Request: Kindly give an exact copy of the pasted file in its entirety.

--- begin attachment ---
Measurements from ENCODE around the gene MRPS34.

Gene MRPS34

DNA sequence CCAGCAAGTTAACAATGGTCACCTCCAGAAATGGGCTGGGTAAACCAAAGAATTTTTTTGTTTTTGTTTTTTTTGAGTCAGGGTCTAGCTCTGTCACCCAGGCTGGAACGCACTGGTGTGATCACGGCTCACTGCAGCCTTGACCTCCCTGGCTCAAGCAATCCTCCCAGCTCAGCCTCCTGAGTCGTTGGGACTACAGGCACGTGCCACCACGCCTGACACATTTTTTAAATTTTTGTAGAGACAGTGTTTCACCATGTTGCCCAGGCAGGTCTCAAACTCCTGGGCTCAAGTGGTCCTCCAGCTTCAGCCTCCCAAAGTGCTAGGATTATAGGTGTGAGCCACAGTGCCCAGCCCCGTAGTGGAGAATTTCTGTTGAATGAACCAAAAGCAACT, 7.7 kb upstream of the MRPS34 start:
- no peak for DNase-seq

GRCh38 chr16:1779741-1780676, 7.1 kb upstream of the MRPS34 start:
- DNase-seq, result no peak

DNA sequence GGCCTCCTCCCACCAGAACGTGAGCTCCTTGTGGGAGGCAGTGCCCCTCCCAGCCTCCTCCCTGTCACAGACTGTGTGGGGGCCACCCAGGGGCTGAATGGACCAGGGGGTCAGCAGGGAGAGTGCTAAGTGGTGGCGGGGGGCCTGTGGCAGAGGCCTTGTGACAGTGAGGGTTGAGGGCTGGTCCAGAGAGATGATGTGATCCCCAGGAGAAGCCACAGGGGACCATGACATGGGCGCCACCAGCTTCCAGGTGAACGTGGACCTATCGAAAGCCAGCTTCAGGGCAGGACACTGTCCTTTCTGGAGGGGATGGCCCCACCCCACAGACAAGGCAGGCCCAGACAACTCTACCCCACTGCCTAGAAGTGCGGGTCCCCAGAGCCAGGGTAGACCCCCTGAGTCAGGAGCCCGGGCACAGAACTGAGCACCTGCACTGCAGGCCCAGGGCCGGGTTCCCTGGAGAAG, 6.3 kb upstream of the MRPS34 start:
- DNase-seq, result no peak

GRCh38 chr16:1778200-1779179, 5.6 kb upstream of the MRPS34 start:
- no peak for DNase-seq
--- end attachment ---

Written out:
Measurements from ENCODE around the gene MRPS34.

Gene MRPS34

DNA sequence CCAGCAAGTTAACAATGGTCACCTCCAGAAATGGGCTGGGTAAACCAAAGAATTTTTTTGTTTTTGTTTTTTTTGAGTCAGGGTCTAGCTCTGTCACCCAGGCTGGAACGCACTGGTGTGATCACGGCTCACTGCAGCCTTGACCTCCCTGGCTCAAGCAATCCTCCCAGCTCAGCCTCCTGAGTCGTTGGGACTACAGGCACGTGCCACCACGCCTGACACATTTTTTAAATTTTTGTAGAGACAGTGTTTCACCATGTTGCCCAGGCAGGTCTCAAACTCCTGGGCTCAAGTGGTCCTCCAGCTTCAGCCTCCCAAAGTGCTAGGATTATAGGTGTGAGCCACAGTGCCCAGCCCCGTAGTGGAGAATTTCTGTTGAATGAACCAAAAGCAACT, 7.7 kb upstream of the MRPS34 start:
- no peak for DNase-seq

GRCh38 chr16:1779741-1780676, 7.1 kb upstream of the MRPS34 start:
- DNase-seq, result no peak

DNA sequence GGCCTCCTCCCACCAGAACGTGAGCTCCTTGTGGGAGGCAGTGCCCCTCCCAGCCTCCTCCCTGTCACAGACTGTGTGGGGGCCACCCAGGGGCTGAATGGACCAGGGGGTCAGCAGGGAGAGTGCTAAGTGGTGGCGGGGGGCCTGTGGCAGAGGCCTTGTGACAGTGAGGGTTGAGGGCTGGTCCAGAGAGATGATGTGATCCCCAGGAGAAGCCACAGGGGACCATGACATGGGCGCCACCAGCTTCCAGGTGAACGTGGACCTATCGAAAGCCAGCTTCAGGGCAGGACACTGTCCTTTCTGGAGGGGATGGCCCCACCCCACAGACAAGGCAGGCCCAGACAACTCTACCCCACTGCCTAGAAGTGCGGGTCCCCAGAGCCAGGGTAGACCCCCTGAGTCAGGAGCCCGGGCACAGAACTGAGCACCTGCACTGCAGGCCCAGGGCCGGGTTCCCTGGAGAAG, 6.3 kb upstream of the MRPS34 start:
- DNase-seq, result no peak

GRCh38 chr16:1778200-1779179, 5.6 kb upstream of the MRPS34 start:
- no peak for DNase-seq